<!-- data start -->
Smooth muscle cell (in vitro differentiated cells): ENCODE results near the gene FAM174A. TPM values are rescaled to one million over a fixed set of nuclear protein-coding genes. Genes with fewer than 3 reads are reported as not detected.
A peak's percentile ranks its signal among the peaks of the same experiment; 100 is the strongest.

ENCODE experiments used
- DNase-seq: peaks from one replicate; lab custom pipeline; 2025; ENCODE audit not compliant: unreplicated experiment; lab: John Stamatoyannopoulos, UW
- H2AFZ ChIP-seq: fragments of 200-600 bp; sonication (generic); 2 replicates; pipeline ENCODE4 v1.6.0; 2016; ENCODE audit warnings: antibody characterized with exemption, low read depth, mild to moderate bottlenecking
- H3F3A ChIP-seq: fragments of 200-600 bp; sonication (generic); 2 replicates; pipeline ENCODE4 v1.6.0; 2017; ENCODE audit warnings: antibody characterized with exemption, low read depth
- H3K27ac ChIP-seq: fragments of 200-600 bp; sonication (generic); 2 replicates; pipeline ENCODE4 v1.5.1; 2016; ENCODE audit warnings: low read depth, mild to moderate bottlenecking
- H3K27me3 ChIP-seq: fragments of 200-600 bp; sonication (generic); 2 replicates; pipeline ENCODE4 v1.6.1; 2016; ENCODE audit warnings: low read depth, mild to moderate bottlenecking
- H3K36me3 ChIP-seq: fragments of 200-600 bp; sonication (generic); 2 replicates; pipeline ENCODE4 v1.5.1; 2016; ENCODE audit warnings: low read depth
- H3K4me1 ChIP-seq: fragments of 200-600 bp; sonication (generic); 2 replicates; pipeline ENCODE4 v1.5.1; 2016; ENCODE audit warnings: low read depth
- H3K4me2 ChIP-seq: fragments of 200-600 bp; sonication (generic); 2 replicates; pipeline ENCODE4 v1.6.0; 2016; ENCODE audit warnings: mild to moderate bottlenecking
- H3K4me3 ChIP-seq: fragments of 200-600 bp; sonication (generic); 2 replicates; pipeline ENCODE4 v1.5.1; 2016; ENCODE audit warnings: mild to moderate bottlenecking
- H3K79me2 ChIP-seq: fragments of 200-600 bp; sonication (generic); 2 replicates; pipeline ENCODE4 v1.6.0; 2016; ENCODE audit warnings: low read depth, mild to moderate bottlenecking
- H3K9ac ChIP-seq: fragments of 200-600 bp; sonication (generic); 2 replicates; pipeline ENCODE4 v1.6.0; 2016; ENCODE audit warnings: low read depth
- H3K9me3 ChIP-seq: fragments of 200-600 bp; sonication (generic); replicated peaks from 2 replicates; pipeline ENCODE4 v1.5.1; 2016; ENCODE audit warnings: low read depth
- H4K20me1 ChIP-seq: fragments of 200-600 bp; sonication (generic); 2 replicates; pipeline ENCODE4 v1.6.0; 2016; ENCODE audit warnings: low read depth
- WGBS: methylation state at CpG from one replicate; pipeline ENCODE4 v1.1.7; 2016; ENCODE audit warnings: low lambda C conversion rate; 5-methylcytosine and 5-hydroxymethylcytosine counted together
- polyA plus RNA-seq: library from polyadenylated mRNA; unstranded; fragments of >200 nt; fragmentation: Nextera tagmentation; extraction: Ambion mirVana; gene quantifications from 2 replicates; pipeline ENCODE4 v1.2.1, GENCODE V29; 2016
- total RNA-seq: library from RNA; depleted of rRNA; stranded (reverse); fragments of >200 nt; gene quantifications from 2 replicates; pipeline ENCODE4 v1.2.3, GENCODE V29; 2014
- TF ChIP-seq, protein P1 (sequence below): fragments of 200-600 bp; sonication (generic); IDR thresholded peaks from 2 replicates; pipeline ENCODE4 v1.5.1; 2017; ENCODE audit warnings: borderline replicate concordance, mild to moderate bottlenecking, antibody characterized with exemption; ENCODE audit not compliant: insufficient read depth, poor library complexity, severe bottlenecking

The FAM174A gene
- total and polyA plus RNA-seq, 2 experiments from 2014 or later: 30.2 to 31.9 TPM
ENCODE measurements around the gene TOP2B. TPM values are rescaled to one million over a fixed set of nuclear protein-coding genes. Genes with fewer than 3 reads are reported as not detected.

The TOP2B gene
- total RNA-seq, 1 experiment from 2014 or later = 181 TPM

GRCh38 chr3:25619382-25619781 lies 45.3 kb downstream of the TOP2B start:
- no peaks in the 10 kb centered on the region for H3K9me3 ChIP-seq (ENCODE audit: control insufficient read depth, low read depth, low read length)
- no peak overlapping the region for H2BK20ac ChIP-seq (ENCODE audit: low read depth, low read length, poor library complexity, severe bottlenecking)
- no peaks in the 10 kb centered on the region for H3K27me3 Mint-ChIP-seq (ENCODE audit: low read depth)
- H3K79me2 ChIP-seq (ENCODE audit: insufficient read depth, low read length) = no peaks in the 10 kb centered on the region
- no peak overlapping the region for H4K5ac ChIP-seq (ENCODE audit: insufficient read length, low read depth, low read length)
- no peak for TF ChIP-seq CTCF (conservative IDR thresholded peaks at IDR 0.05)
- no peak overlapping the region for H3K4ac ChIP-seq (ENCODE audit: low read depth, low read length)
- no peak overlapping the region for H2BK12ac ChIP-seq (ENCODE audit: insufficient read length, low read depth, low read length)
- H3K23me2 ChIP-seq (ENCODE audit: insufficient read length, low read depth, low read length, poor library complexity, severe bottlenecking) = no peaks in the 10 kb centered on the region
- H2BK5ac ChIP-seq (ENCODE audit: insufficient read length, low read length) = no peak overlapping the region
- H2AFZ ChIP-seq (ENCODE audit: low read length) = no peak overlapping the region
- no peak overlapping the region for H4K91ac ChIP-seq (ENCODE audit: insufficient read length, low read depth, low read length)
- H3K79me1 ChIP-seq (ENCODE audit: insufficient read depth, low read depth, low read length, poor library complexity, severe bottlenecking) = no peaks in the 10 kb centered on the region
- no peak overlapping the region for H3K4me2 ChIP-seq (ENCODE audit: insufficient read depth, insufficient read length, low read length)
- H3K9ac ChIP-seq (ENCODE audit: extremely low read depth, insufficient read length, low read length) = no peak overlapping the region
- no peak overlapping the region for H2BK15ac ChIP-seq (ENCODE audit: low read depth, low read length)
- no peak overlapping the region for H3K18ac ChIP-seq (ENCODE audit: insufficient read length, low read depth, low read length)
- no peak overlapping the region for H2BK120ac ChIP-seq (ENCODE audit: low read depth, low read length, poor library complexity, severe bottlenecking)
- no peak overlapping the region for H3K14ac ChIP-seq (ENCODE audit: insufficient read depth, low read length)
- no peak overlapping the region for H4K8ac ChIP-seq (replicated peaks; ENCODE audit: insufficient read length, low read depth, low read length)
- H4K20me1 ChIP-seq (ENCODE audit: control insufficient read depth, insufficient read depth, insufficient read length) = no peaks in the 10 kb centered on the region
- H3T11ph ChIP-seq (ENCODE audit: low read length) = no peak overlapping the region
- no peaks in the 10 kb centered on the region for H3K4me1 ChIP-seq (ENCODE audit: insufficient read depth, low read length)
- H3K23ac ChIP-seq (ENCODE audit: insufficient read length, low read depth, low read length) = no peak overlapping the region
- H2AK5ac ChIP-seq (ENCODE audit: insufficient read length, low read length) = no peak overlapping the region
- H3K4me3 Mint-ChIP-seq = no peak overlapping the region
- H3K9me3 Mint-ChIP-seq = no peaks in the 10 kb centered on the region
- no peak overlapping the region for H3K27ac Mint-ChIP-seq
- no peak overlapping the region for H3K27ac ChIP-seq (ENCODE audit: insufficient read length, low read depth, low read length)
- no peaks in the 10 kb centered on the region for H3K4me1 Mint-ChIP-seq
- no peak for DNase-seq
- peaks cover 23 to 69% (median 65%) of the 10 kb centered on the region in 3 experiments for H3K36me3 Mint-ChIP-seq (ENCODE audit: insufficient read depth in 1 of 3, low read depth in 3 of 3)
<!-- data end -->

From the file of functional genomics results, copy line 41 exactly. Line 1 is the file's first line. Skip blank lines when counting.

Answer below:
- H3K9ac ChIP-seq (ENCODE audit: extremely low read depth, insufficient read length, low read length) = no peak overlapping the region